The idea that the Affordable Care Act has hurt the U.S. job market has long been hard to take seriously. In 2014, the first full year of ACA implementation, job growth reached a 15-year high. The first two years of ACA implementation were the best back-to-back years for job creation since the 1990s.
But we can go a little further with this. Forbes’ Dan Diamond made a great observation, which inspired the above chart, noting private-sector employment in the United States over the last eight years. The red line shows the final two years of the Bush/Cheney era, as the private sector shed jobs; the light blue line shows the first year of the Obama era, when the Great Recession started to end; and the hard blue line shows March 2010 through the present.
As Diamond added last week, “Obamacare was signed into law in March 2010. The private sector hasn’t lost jobs since.”
Marco Rubio recently claimed, “[W]e have a crazy health care law that discourages companies from hiring people.” By any reality-based metric, the senator has no idea what he’s talking about.
But whenever this or related topics come up, I hear from conservatives who insist that the data is deceptive because most of the new jobs are part-time, not full-time. This pesky detail makes the seemingly good news appear far more discouraging.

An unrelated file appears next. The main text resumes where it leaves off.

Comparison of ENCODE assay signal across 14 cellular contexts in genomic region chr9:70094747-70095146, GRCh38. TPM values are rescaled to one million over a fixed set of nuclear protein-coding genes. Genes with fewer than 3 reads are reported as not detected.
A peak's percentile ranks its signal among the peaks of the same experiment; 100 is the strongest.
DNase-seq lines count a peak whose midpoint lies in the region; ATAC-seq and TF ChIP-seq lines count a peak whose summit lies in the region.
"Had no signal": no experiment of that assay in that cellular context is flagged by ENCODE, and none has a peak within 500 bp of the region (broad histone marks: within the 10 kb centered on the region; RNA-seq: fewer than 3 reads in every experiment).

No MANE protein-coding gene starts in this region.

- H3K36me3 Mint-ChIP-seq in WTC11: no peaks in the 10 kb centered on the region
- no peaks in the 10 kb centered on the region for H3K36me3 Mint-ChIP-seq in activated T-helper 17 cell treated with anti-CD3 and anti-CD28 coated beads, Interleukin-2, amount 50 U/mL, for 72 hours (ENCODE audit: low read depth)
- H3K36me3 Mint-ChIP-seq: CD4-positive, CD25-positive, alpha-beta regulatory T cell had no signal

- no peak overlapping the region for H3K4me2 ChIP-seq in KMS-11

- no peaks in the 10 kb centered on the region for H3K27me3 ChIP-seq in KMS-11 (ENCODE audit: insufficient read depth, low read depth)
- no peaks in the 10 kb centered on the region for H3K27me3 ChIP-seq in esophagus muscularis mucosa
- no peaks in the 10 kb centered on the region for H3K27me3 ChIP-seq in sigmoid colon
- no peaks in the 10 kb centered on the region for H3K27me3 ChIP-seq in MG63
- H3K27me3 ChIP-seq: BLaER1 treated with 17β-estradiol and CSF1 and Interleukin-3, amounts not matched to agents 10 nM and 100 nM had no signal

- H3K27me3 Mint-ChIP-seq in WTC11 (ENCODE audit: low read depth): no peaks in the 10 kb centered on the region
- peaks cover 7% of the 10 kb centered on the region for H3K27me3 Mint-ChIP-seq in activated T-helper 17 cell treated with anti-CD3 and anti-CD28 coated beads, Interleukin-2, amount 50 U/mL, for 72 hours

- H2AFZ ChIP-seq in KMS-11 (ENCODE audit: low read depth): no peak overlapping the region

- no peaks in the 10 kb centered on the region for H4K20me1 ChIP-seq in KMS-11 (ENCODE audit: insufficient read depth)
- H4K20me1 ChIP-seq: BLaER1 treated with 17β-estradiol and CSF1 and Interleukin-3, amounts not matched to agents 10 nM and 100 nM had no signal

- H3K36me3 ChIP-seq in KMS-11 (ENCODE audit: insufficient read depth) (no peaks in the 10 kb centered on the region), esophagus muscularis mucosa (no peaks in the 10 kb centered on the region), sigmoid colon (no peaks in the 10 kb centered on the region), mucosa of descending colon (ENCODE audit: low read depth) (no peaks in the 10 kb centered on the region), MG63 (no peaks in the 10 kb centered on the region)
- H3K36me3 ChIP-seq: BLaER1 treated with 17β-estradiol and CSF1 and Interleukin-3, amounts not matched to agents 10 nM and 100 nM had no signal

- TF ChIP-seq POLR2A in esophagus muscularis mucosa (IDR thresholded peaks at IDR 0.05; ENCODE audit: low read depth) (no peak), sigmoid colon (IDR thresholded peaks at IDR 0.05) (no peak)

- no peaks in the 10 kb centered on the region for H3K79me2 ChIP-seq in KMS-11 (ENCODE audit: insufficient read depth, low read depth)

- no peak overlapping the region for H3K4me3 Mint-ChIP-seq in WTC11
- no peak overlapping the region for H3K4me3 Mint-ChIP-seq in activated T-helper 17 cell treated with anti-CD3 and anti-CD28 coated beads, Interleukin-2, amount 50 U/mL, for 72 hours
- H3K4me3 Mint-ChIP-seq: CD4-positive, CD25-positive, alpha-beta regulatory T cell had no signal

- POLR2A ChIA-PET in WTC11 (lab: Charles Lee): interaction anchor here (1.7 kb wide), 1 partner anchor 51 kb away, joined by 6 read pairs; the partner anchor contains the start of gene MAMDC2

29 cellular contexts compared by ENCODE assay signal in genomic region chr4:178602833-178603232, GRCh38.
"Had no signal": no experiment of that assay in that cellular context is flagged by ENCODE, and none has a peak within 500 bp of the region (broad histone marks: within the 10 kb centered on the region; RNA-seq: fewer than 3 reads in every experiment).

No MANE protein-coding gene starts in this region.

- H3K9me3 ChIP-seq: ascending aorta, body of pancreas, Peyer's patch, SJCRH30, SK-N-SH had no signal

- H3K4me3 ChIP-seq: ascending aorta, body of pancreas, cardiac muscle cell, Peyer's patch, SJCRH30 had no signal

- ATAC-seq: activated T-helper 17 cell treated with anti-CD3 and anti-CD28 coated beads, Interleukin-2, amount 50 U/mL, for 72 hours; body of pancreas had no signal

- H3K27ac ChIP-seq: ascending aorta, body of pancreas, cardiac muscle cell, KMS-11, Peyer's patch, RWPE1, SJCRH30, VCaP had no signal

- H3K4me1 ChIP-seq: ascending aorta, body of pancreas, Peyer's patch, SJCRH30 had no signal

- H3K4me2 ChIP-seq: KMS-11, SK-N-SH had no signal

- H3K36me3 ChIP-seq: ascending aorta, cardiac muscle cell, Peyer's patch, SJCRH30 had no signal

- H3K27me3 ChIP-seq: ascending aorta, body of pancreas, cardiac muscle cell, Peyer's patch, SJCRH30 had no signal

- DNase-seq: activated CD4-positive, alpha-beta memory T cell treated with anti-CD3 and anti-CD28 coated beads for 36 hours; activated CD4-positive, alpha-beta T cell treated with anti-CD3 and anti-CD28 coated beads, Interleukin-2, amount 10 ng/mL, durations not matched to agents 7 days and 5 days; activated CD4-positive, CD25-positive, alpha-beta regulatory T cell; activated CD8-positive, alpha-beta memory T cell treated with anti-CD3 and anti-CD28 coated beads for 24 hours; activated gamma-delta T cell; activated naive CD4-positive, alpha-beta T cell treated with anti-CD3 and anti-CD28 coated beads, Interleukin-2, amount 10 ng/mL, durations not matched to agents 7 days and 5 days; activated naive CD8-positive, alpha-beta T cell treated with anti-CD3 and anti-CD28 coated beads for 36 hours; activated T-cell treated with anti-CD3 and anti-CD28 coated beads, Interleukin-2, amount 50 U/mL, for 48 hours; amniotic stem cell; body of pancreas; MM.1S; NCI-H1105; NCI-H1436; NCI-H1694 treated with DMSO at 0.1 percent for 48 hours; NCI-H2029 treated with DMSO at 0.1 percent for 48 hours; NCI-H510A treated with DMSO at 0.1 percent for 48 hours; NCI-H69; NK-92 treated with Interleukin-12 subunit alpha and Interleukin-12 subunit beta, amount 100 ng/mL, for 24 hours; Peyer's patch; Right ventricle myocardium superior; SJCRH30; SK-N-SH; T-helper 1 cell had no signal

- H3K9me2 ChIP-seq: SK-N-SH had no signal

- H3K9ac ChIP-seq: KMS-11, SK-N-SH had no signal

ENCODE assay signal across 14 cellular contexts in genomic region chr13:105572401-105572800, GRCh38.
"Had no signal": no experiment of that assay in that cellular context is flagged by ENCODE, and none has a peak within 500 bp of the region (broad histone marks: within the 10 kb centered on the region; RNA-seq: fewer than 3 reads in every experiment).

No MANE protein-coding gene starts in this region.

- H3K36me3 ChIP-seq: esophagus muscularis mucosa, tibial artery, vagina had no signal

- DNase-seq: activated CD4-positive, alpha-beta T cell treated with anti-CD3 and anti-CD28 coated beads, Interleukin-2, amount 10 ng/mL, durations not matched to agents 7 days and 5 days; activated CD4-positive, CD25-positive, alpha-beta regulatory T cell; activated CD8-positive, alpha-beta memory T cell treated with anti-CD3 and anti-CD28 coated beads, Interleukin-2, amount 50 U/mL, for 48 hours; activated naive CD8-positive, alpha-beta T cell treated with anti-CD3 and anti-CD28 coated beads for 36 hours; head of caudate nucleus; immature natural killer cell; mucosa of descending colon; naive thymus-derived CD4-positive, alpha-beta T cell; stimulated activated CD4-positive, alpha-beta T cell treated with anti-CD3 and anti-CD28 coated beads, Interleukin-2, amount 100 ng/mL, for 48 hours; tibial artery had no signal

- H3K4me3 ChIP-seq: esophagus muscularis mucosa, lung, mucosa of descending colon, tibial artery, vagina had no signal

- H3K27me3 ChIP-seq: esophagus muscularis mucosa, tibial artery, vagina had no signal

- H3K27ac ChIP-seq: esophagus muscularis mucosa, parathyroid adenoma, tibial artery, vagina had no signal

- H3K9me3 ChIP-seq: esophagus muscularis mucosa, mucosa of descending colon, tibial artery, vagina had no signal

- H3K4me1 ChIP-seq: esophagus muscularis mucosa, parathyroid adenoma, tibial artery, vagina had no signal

And that might be true, if the argument were correct. We were reminded again this week, however, just how wrong the right’s argument is. Vox’s Sarah Kliff noted:
[N]ew research in the journal Health Affairs suggests they weren’t the norm: The data shows no national trend toward more part-time employment under the Affordable Care Act – even if you drill into the type of people you’d expect to get hit hardest.
What’s more, the Wall Street Journal published a chart the other day showing full- and part-time job growth in the Obama era. Growth in part-time jobs has been consistently flat, but growth in full-time jobs has soared.
In other words, those trying to find proof of the ACA hurting the job market will have to look elsewhere for evidence.